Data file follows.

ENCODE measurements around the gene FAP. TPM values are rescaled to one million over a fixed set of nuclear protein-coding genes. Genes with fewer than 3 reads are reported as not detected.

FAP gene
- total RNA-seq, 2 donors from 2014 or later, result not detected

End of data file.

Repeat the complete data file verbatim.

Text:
ENCODE measurements around the gene FAP. TPM values are rescaled to one million over a fixed set of nuclear protein-coding genes. Genes with fewer than 3 reads are reported as not detected.

FAP gene
- total RNA-seq, 2 donors from 2014 or later, result not detected